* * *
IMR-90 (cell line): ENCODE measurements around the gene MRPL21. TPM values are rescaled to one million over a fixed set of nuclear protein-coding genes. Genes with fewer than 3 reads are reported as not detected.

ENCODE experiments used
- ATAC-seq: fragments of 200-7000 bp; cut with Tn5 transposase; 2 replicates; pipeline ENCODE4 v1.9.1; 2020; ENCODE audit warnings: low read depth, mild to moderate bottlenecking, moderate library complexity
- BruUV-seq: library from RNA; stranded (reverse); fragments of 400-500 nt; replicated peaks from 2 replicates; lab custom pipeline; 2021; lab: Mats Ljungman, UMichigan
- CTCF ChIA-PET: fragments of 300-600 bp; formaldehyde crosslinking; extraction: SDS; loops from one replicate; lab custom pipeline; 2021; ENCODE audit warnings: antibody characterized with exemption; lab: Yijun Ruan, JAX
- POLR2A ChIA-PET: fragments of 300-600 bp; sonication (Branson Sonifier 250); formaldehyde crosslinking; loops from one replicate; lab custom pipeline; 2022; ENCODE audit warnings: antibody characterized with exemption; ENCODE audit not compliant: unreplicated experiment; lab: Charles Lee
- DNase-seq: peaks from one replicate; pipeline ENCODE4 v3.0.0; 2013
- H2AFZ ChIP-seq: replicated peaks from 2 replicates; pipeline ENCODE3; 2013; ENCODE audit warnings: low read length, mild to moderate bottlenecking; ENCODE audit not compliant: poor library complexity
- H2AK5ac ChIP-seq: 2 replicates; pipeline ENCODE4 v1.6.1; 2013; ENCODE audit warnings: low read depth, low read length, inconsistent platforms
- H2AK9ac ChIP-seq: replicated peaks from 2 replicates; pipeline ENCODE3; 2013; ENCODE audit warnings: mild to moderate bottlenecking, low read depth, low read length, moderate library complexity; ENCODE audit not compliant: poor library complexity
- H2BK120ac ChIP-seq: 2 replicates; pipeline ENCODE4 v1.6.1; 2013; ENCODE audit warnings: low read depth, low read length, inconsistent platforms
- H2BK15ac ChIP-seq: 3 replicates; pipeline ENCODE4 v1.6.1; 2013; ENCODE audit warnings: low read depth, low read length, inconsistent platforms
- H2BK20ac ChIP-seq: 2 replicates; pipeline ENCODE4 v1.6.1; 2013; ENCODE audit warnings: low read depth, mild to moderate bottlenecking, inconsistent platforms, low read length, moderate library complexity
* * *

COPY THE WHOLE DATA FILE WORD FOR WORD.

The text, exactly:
IMR-90 (cell line): ENCODE measurements around the gene MRPL21. TPM values are rescaled to one million over a fixed set of nuclear protein-coding genes. Genes with fewer than 3 reads are reported as not detected.

ENCODE experiments used
- ATAC-seq: fragments of 200-7000 bp; cut with Tn5 transposase; 2 replicates; pipeline ENCODE4 v1.9.1; 2020; ENCODE audit warnings: low read depth, mild to moderate bottlenecking, moderate library complexity
- BruUV-seq: library from RNA; stranded (reverse); fragments of 400-500 nt; replicated peaks from 2 replicates; lab custom pipeline; 2021; lab: Mats Ljungman, UMichigan
- CTCF ChIA-PET: fragments of 300-600 bp; formaldehyde crosslinking; extraction: SDS; loops from one replicate; lab custom pipeline; 2021; ENCODE audit warnings: antibody characterized with exemption; lab: Yijun Ruan, JAX
- POLR2A ChIA-PET: fragments of 300-600 bp; sonication (Branson Sonifier 250); formaldehyde crosslinking; loops from one replicate; lab custom pipeline; 2022; ENCODE audit warnings: antibody characterized with exemption; ENCODE audit not compliant: unreplicated experiment; lab: Charles Lee
- DNase-seq: peaks from one replicate; pipeline ENCODE4 v3.0.0; 2013
- H2AFZ ChIP-seq: replicated peaks from 2 replicates; pipeline ENCODE3; 2013; ENCODE audit warnings: low read length, mild to moderate bottlenecking; ENCODE audit not compliant: poor library complexity
- H2AK5ac ChIP-seq: 2 replicates; pipeline ENCODE4 v1.6.1; 2013; ENCODE audit warnings: low read depth, low read length, inconsistent platforms
- H2AK9ac ChIP-seq: replicated peaks from 2 replicates; pipeline ENCODE3; 2013; ENCODE audit warnings: mild to moderate bottlenecking, low read depth, low read length, moderate library complexity; ENCODE audit not compliant: poor library complexity
- H2BK120ac ChIP-seq: 2 replicates; pipeline ENCODE4 v1.6.1; 2013; ENCODE audit warnings: low read depth, low read length, inconsistent platforms
- H2BK15ac ChIP-seq: 3 replicates; pipeline ENCODE4 v1.6.1; 2013; ENCODE audit warnings: low read depth, low read length, inconsistent platforms
- H2BK20ac ChIP-seq: 2 replicates; pipeline ENCODE4 v1.6.1; 2013; ENCODE audit warnings: low read depth, mild to moderate bottlenecking, inconsistent platforms, low read length, moderate library complexity